Did the Iroquois Confederation Influence the Constitution? A Myth They May Be Teaching Your Children

April 14, 2022 Updated: April 18, 2022

Commentary

Some schools are teaching children that the formation of the American Union, and specifically the Constitution, were influenced heavily by the preexisting federation of the Iroquois Indians. There are many websites making the same claim.

As someone with native ancestry, I would be glad if it were true. But it’s demonstrably false. Parents who find out that their children are being fed this misinformation should insist that it be stopped. Parents may provide school administrators with this essay for support.

The Iroquois Great Law of Peace

The Iroquois were based in New York state. They consisted initially of five groups. The Europeans and American colonists called these groups “tribes,” “cantons,” or “nations.”

The “Great Law of Peace” was the constitution of the Iroquois Confederation (pdf). It may have been adopted as early as the 12th century or as late as the 17th century. In either case, it was older than the United States. In 1722, the Tuscarora people joined the confederation, thereby expanding it from five tribes to six. During the American Founding Era, the Iroquois Confederation was often referred to as the Six Nations.

The Great Law and the Iroquois Confederation were outstanding achievements, worthy of historical recognition and study. As we shall see, however, they didn’t have an appreciable influence on the American Union or on the Constitution.

Was Benjamin Franklin Influenced?

Those who say that the Iroquois Confederation influenced the Constitution rely heavily on the career of Benjamin Franklin. They note that Franklin’s printing company reproduced a 1744 speech by an Iroquois leader urging unity among the American colonies. They also point to a 1751 letter from Franklin stating that if the Iroquois could unite, the colonies could, too. They say that Franklin “referenced” the Iroquois Confederation when proposing his own “Plan of Union” at an inter-colonial convention in 1754.

In fact, however, none of those events suggest that Franklin considered the Iroquois Confederation to be a model for an American Constitution.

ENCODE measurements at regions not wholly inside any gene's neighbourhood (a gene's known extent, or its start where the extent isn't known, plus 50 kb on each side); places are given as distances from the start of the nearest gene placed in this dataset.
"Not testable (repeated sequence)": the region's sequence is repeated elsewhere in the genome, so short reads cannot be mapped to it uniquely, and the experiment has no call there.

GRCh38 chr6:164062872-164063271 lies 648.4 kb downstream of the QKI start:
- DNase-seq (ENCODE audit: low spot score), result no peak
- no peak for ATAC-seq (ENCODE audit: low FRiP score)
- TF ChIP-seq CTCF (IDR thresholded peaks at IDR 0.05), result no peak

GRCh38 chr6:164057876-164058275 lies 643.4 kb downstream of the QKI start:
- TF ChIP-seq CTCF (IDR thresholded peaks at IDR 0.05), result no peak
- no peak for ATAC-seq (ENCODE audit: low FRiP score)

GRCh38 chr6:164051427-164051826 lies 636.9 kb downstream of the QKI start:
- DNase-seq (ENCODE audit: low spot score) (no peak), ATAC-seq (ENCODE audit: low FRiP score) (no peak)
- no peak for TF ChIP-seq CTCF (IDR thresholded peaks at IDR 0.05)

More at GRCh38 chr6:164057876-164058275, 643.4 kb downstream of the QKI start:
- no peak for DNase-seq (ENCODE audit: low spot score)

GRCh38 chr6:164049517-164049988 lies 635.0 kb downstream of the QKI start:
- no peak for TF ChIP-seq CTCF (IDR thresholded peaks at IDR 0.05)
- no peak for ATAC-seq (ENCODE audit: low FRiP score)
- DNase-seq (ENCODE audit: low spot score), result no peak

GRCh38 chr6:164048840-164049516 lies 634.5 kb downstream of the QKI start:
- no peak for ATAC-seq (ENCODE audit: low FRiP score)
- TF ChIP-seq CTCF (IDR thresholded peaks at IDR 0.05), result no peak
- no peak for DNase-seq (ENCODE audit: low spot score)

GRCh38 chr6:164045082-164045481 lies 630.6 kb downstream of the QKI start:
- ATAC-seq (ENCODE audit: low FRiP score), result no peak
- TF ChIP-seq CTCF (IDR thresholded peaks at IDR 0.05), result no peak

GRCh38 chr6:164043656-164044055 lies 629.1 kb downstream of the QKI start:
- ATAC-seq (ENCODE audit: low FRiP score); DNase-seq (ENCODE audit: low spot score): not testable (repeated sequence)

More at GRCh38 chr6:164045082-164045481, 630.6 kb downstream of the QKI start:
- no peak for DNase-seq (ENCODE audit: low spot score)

First, Franklin’s print shop reproduced the 1744 “unity speech” only because it was printing a volume collecting 13 negotiations leading to Indian treaties, and the speech happened to be in the records for one of the 13. The speech occupied only 10 lines in the 450-page volume.

Franklin’s 1751 letter mentioned unity, but contained no discussion of the institutions of the Iroquois or whether the colonies might copy them.

The 1754 document apparently wasn’t even written by Franklin, but by Thomas Hutchinson. Hutchinson played no role in the crafting of the American Constitution; he was a Tory who fled to England during the Revolution. Moreover, the document touched mostly on colonial–Indian relations, not on the Iroquois form of government.

Even if these events were reliable indices of Franklin’s personal opinions, they would tell us little about influences on the other 54 framers decades later. They would tell us still less about the views of the 1,648 state convention delegates who ratified the Constitution or of the public who elected those delegates.

More ‘Evidence’

Advocates also mention Thomas Jefferson, saying that Jefferson’s father had some dealings with the natives, perhaps including the Iroquois. But there’s no evidence that those dealings involved the political structure of the Iroquois Confederation. Anyway, the younger Jefferson was in no position to impress his views upon the Constitution, because he was in France when it was written.

Advocates further cite alleged similarities between the Great Law and the Constitution. To be sure, all constitutions share some common features—but the Great Law and the U.S. Constitution share very few.

If you compare the two documents, you can see that they’re products of very different cultures. The Constitution provides for the general election of lawmakers, but the Great Law provides for matriarchal appointments. The Constitution imposes fixed terms on lawmakers, but in the Great Law, the terms are for life or during good behavior. The Constitution is neutral among religions; the Great Law assumes a state religion. The Constitution generally treats states equally; the Great Law treats the tribes unequally. The Constitution prescribes a single oath—that of the president. The Great Law is filled with specific verbal incantations to be recited at particular times.

Reasons other than direct influence explain the few similarities. For example, both documents forbid multiple office holding. But the framers didn’t derive this idea from the Iroquois. It had been a key plank for decades in the “Radical Whig” political agenda, to which most of the American Founders subscribed.